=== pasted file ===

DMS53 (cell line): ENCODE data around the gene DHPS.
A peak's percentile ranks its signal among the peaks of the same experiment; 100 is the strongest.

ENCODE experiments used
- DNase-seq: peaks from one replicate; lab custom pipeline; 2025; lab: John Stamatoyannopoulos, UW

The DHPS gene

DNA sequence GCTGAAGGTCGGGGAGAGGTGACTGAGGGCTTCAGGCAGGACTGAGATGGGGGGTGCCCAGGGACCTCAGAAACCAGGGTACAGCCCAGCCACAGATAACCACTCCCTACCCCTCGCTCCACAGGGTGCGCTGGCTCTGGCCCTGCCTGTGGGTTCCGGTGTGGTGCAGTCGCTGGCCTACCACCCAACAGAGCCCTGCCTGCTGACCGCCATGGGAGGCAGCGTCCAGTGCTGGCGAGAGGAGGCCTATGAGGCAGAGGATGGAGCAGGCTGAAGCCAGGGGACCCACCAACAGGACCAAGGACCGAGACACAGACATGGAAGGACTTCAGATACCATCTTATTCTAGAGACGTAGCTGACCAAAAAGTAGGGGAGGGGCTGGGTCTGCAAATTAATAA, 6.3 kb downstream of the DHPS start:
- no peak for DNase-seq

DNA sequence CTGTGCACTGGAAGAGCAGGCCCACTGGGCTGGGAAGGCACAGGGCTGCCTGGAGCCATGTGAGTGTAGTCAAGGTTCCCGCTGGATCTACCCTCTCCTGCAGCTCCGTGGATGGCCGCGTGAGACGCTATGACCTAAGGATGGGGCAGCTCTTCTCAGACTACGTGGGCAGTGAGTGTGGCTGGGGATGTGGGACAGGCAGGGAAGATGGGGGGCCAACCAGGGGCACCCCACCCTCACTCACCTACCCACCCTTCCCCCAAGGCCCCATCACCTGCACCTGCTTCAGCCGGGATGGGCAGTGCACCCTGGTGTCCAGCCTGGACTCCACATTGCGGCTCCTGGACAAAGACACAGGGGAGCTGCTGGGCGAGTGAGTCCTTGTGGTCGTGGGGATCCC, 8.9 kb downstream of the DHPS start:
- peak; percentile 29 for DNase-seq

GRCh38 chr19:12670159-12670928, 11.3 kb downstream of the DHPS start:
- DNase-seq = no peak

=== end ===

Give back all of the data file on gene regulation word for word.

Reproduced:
DMS53 (cell line): ENCODE data around the gene DHPS.
A peak's percentile ranks its signal among the peaks of the same experiment; 100 is the strongest.

ENCODE experiments used
- DNase-seq: peaks from one replicate; lab custom pipeline; 2025; lab: John Stamatoyannopoulos, UW

The DHPS gene

DNA sequence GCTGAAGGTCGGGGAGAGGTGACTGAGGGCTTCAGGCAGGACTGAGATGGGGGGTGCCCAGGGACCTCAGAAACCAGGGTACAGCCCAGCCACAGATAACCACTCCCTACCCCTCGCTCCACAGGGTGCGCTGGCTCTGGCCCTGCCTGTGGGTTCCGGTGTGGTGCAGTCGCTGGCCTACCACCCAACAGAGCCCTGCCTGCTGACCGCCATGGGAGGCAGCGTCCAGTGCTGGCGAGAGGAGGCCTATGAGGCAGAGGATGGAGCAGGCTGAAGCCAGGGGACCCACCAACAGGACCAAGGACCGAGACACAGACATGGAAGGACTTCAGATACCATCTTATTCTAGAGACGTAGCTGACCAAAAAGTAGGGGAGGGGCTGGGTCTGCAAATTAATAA, 6.3 kb downstream of the DHPS start:
- no peak for DNase-seq

DNA sequence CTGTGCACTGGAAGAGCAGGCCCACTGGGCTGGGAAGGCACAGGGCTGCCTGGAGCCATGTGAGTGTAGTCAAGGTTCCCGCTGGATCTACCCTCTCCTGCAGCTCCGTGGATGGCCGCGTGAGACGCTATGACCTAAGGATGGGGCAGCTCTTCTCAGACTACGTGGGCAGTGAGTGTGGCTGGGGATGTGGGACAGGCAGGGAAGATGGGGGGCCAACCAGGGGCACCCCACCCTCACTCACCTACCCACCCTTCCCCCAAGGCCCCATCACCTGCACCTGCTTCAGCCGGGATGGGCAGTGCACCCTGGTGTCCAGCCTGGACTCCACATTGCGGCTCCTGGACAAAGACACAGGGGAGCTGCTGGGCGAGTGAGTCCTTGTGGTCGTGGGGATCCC, 8.9 kb downstream of the DHPS start:
- peak; percentile 29 for DNase-seq

GRCh38 chr19:12670159-12670928, 11.3 kb downstream of the DHPS start:
- DNase-seq = no peak